FIG. 1 shows at the top a schematic of a conventional holographic display 3. The holographic display 3 has a screen 1 that forms the master hologram and is illuminated from behind by a video projector 2 using back-projection. So that the viewer 4 can view the hologram, the video projector 2 must be arranged as the reference projector for recording the hologram. The lower image shows a schematic of a holographic display 3 according to the present invention. The holographic display 3 is constructed from a plurality of holographic screens 1 a, 1 b, . . . , that are respectively assigned a dedicated projection device 2 a, 2 b, . . . . In order to keep the display 3 small for the purpose of flexible application, the projection devices can be designed as an array of light sources that can be modulated in a punctiform fashion. It is possible to make use as projection devices of various projection light sources such as, for example, LCD, LEP, OLED and CRT. The holographic screens 1 a, 1 b, . . . of the holographic display 3 have an array of holographically optical elements that collect the light of the projection devices 2 a, 2 b, . . . , and each pixel is projected into the corresponding virtual image via the assigned element of the array of holographically optical elements. The virtual images are independent of the position of the individual holograms and thus of the holographic display, but are fixed during the recording of the master hologram. This master hologram can be copied for mass production. The virtual images are therefore independent of the screen position and can be defined such that they are situated in the optimal visual range and at a suitable distance relative to the direction of viewing. It is possible to store in the hologram various image planes (at least two) that can be fetched by suitable techniques, for example, by means of different projection devices. Also conceivable for this purpose is a type of polarizer that renders the different image planes capable of display via a selection of the directions of polarization. By combining a flexible display on plastic substrates and holographic layers as optical elements, it is possible to achieve flat and curved displays with virtual images. The advantages of flat display screens and those of projection displays are utilized with this sandwich technique. Thus, flat displays that can be adapted flexibly to curved surfaces are obtained with a very small installation space. Moreover, it can be predetermined that the virtual images are visible at a suitable distance and at right angles to the direction of view. The individual holographically optical elements of the array comprise three holograms that are sensitive in the red or green or blue. The holographic display comprises red-green-blue holograms, whose recording technique is described in FIG. 2. The direction of projection, the angle of view and the virtual viewing distance are set during production. The virtual image of the white miniature display screen comprising red, green and blue pixel elements is located at predefined distances. FIG. 3 shows the storage of the red, green, blue (RGB) holograms in a hologram volume 10, in the right-hand image or in separate hologram volumes 10 with a greatly reduced hologram area, in the left-hand image. The material for the display is, for example, a flexible, transparent high-resolution, optically sensitive film made from photopolymer with a layer thickness of approximately 20μ.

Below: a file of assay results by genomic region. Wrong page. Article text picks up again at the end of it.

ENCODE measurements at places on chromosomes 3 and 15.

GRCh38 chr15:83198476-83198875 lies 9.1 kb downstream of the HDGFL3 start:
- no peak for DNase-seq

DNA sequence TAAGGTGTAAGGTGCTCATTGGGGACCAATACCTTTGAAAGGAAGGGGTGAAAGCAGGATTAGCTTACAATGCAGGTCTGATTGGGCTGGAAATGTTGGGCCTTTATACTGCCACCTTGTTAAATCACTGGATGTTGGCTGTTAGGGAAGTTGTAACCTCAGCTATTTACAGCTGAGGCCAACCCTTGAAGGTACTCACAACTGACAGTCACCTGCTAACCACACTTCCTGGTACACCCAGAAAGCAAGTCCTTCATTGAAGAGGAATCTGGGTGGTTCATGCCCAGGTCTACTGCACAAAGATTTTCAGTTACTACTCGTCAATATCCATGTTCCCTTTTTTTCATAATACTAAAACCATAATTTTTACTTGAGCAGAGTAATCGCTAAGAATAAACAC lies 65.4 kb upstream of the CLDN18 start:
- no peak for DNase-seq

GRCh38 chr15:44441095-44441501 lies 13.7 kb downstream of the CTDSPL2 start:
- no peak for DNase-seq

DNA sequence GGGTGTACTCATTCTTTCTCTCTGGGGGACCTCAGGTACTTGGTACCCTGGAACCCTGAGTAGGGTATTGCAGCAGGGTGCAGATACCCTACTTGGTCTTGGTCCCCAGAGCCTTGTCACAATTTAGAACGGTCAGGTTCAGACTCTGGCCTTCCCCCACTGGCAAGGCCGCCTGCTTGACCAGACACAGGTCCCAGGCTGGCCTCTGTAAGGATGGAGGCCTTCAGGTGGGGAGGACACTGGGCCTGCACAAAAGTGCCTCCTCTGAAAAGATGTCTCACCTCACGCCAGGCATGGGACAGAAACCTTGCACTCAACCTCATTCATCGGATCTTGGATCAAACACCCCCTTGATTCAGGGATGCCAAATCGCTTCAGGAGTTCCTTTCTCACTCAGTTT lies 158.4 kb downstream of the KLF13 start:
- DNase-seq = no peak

FIG. 2 shows an experimental arrangement for recording a coloured hologram. The ability of volume holograms to store a plurality of images simultaneously permits the production of coloured holograms. The recording of the holograms requires as light sources lasers 5, 6 that emit the three primary colours of blue, green, red. The light of the argon-ion laser emits green and blue light, and the light of the helium-neon laser emits red light. The argon-ion laser 5 emits green and blue light that is mixed at the partially transmitting mirror 7 with the red light of the helium-neon laser 6. The divider mirror 8 splits the incident beams respectively into the object beam 10 for illuminating the object and the reference beam 9. The reference beam 9 strikes the hologram plate 1 from the front, while the object beam 10 strikes the hologram plate 1 from behind after diffuse reflection at the object. The object beam 10 and reference beam 9 interfere in the volume of the hologram plate 1; the Bragg planes produced by interference of object and reference beam fill the hologram volume. The reproduction of the coloured hologram is served by the distinguishing feature characteristic of volume holograms that each partial hologram is to be reconstructed solely by the colour with which it was recorded. Consequently, the reproduction is best performed with the light sources 5, 6 already used in the recording. The three reconstructed colour separations are superimposed to form the coloured, faithful image.
The holographic display can be applied as a virtual 3D combination instrument in a motor vehicle, as a dualdistance display for the office and entertainment applications, as a TV or as a monitor of a computer or also for application as a miniature display screen for IT applications such as mobile phones. 3D-CAD and 3D computer games are conceivable for software applications.
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|U.S. Classification||359/15, 359/22, 359/1, 359/9, 359/32|
|International Classification||G02B5/32, G02B27/22, G03B21/00, G03H1/22, G03B21/56, G03H1/02|
|Jul 10, 2003||AS||Assignment|
Owner name: DAIMLERCHRYSLER AG, GERMANY
Free format text: ASSIGNMENT OF ASSIGNORS INTEREST;ASSIGNORS:EBERL, HEINRICH A.;LEIS, HANS-GEORG;STRAUB, BERNHARD;ANDOTHERS;REEL/FRAME:014281/0399;SIGNING DATES FROM 20030515 TO 20030630
|Jun 2, 2008||REMI||Maintenance fee reminder mailed|
|Nov 23, 2008||LAPS||Lapse for failure to pay maintenance fees|
|Jan 13, 2009||FP||Expired due to failure to pay maintenance fee|
Effective date: 20081123